Complete Topic List
Power Of Attorney For Financial Decisions
What Is A Financial Power of Attorney?
- A document in which you appoint someone to handle your financial or other decisions; however, this does not include health decisions. There is a separate document for health care decisions called a Health Care Directive.
- The person creating the document is the principal.
- The person appointed is the attorney-in fact.
- Your attorney-in-fact will usually be a relative or friend (not an actual attorney).
- The person you appoint must be someone you trust and he or she should be fiscally responsible.
- A power of attorney can be worded to specifically prevent the attorney-in fact from transferring property to himself/herself.
- Any transfers of property from the principal to the attorney-in-fact without sufficient consideration are presumed to be made under undue influence.
When Should I Consider Making One?
- If you have a temporary illness or are in a hospital or nursing home.
- If you want to plan ahead for incapacity/disability.
Can You Give Me An Example?
- If you are unable to go to the bank, the attorney-in-fact could deposit your money.
- If you cannot write, the attorney in fact could sign checks to pay bills.
How Can I Control What My Attorney In Fact Does?
- The document should describe in writing exactly what powers you are giving your attorney-in-fact.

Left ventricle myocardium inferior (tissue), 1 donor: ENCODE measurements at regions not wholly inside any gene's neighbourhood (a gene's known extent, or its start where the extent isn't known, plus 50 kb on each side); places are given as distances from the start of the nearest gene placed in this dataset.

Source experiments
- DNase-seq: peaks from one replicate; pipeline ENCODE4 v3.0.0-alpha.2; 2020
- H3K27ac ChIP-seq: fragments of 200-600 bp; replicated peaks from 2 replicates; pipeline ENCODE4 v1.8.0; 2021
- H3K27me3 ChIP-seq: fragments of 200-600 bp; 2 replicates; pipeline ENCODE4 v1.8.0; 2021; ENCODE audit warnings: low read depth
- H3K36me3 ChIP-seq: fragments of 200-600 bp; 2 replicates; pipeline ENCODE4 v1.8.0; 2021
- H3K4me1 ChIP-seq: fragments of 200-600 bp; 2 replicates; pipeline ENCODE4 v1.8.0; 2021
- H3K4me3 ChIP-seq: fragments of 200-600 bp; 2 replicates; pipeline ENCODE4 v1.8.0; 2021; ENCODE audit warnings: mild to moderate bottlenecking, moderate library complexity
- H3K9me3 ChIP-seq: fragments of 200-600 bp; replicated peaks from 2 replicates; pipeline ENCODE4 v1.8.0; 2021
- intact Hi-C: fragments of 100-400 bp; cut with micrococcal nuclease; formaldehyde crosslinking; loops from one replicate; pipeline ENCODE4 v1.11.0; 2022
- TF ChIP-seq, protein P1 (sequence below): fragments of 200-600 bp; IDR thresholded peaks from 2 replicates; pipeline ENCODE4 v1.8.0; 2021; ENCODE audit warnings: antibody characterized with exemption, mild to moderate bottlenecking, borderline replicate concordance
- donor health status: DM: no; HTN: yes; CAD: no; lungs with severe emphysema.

- You can limit the power to a single act (ie. banking or bill paying) or it can be very broad.
- The power can cover a limted period by stating the date you want it to end.
How Long Does It Last?
- If there is no time limit stated in the document, a financial Power of Attorney will continue until you are unable to make your own decisions.
- Your Power of Attorney can remain in effect when you are unable to make your own decisions. This document is called a Durable Power of Attorney.
- For a Durable Power of Attorney to remain effective upon your disability, it must clearly state in writing that you want it to remain in effect even if you are not able to make your own decisions.
- All Powers of Attorney end upon death.
How Can I End A Power of Attorney?
- You can revoke or take away a Power of Attorney at any time, if you are legally competent.
- This must be done in writing (revocation).
- Your revocation must be sent to your attorney-in-fact and a copy to any alternates you have named.
- Anyone else your original attorney-in-fact did business with or was provided a copy of the Power of Attorney should also receive a copy of the written revocation.
- All Powers of Attorney end upon your death.
DISCLAIMER: This information is not legal advice. If you have a legal problem, you should talk to a lawyer and ask for advice about your options.
Cite: NDCC 30.1-30
Published by Legal Services of North Dakota in conjunction with the Department of Human Services, Aging Services Division and Guardian and Protective Services, Inc.